and spinal cord. Once the myelin sheath is destroyed, it is replaced by
plaques of hardened tissue known as sclerosis. During the initial stages
of the disease nerve impulses are transmitted with only minor
interruptions. As the disease progresses, the plaques may completely
obstruct the impulses along certain nerve systems. These obstructions
produce malfunctions. The effects are sporadic in most individuals and
the effects often occur episodically, triggered either by malfunction of
the nerve impulses or by external factors.
2. Over time many patients develop spasticity, the involuntary
and abnormal contraction of muscle or muscle fibers. (Spasticity can
also result from serious injuries to the spinal cord, not related to
3. The symptoms of multiple sclerosis vary according to the
– 40 –
the nervous system which is affected and according to the severity of the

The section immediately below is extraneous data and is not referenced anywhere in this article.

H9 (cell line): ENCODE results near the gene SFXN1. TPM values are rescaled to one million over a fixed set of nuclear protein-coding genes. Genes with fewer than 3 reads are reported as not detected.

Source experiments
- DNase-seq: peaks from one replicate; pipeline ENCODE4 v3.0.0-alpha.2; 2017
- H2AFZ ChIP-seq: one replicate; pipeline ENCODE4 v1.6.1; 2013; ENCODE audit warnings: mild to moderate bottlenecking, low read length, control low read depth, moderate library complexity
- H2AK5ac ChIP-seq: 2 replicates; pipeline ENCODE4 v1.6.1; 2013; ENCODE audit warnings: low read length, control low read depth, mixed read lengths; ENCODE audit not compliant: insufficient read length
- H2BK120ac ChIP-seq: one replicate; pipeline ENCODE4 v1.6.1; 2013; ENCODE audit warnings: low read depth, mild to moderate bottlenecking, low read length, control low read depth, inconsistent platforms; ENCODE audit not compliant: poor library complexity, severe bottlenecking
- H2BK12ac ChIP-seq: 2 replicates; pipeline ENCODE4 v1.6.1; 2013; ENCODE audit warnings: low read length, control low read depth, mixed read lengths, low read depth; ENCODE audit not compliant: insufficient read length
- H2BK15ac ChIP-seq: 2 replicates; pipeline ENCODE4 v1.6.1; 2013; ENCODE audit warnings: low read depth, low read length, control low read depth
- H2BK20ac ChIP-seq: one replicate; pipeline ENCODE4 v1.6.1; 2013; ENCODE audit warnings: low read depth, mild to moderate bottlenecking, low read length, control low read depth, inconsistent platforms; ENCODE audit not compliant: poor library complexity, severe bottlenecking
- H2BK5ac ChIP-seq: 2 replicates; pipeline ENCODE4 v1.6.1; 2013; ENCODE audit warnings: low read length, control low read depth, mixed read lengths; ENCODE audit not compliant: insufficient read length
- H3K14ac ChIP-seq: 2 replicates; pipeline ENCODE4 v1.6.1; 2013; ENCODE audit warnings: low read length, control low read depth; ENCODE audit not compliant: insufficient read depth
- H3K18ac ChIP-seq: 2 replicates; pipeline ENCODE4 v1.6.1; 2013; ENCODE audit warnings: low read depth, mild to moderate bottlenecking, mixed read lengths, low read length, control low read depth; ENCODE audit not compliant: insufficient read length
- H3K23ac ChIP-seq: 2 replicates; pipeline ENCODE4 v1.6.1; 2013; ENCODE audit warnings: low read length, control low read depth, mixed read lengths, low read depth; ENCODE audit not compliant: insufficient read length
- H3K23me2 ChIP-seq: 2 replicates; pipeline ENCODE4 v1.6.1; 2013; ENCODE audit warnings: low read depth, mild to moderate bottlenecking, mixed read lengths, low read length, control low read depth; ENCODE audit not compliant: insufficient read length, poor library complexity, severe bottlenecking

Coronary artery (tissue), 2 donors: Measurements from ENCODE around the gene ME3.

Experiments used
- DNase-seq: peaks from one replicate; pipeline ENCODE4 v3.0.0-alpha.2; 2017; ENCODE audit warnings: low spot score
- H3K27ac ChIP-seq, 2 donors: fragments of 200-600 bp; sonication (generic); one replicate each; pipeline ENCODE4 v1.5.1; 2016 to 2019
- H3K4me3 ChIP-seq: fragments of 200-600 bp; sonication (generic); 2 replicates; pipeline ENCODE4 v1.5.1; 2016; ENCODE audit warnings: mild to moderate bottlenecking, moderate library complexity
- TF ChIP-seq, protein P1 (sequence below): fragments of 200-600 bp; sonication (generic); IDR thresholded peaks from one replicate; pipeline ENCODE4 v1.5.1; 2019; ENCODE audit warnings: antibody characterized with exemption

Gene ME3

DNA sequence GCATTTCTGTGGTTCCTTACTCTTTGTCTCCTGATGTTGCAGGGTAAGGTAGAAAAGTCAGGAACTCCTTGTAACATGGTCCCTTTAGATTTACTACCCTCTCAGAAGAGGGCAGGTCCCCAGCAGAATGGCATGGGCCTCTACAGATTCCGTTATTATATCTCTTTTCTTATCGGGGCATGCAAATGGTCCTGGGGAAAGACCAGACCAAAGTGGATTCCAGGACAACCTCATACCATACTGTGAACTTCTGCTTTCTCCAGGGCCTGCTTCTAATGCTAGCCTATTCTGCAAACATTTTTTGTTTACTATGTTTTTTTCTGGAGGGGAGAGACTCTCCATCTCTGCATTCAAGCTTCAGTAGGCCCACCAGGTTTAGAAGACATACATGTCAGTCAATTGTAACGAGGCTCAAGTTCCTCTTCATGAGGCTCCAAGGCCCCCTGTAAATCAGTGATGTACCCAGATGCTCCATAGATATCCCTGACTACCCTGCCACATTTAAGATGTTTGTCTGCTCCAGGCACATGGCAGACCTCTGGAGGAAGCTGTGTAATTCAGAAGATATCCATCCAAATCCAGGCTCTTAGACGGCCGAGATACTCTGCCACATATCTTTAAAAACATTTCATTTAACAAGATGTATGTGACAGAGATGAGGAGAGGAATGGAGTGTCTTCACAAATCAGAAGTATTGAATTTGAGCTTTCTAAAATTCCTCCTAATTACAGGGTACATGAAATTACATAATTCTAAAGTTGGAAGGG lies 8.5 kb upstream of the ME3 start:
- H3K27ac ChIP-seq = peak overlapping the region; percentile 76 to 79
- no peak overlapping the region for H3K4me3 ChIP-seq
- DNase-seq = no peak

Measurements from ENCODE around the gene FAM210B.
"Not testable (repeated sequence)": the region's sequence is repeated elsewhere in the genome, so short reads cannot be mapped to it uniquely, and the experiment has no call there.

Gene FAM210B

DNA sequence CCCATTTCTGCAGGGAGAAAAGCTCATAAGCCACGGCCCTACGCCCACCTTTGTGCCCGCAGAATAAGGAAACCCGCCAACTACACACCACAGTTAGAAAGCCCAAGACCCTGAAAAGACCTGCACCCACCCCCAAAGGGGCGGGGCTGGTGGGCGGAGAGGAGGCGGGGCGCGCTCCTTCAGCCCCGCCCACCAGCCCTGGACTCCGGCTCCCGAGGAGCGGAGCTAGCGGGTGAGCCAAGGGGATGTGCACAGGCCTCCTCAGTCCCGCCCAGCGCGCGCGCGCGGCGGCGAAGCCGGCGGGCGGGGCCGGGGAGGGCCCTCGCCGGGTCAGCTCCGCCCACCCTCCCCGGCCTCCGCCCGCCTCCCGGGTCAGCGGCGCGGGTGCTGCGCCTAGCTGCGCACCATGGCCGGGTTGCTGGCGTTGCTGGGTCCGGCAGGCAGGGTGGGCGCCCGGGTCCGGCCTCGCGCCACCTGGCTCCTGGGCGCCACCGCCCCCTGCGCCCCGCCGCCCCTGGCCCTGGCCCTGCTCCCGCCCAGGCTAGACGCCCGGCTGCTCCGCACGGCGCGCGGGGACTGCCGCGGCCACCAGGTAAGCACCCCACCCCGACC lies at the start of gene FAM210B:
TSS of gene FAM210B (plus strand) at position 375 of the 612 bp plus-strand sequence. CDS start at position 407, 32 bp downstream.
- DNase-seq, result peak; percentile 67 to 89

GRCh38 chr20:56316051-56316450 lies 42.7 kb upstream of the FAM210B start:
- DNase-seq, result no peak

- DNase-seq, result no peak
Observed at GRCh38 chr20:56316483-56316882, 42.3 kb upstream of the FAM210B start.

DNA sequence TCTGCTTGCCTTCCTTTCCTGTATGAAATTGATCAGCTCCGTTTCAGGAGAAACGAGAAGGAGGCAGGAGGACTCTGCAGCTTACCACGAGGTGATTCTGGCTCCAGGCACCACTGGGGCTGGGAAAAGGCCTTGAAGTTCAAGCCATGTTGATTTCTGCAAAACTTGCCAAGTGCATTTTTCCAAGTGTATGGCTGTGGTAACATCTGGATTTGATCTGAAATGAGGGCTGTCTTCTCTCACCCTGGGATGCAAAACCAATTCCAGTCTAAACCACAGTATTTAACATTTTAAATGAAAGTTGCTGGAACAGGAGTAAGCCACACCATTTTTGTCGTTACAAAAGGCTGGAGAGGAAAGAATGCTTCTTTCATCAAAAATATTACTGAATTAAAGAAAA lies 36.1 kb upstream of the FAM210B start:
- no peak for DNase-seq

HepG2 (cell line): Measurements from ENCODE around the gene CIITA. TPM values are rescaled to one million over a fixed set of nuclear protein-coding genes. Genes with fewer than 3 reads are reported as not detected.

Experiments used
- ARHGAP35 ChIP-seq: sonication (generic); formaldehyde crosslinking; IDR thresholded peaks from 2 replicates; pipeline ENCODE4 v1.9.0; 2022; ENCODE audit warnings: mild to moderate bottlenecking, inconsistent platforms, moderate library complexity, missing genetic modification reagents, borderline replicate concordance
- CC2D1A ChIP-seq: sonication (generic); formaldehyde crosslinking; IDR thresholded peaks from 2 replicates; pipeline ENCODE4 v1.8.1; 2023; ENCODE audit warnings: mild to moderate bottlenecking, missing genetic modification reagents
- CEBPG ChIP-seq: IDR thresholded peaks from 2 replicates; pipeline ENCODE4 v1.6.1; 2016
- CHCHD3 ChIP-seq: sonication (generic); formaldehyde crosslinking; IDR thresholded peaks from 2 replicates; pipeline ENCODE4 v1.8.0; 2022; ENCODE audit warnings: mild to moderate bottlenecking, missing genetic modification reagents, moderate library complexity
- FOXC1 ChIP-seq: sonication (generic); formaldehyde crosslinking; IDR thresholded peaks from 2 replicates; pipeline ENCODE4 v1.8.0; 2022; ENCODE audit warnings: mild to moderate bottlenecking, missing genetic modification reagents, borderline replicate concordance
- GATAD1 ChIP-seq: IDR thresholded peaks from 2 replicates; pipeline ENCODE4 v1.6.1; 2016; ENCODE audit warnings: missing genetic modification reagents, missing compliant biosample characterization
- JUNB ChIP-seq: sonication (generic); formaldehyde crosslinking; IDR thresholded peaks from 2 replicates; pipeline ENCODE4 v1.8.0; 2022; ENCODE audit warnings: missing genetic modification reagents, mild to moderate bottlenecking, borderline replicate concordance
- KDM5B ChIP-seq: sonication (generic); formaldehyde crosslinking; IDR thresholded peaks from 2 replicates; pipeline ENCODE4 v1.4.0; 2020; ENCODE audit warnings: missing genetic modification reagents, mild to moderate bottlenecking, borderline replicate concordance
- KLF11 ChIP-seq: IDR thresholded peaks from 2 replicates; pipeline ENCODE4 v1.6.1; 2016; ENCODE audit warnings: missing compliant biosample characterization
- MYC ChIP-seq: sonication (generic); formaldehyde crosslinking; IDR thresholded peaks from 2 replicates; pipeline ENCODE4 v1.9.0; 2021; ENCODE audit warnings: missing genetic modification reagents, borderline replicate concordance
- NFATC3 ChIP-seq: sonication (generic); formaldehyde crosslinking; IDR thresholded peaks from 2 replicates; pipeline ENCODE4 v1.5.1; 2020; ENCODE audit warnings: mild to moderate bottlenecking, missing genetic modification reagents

disease. The symptoms can include one or more of the following:
weakness, tingling, numbness, impaired sensation, lack of coordination,
disturbances in equilibrium, double vision, loss of vision, involuntary
rapid movement of the eyes (nystagmus), slurred speech, tremors,
stiffness, spasticity, weakness of limbs, sexual dysfunction, paralysis,
and impaired bladder and bowel functions.
4. Each person afflicted by multiple sclerosis is affected
differently. In some persons, the symptoms of the disease are barely
detectable, even over long periods of time. In these cases, the persons
can live their lives as if they did not suffer from the disease. In
others, more of the symptoms are present and acute, thereby limiting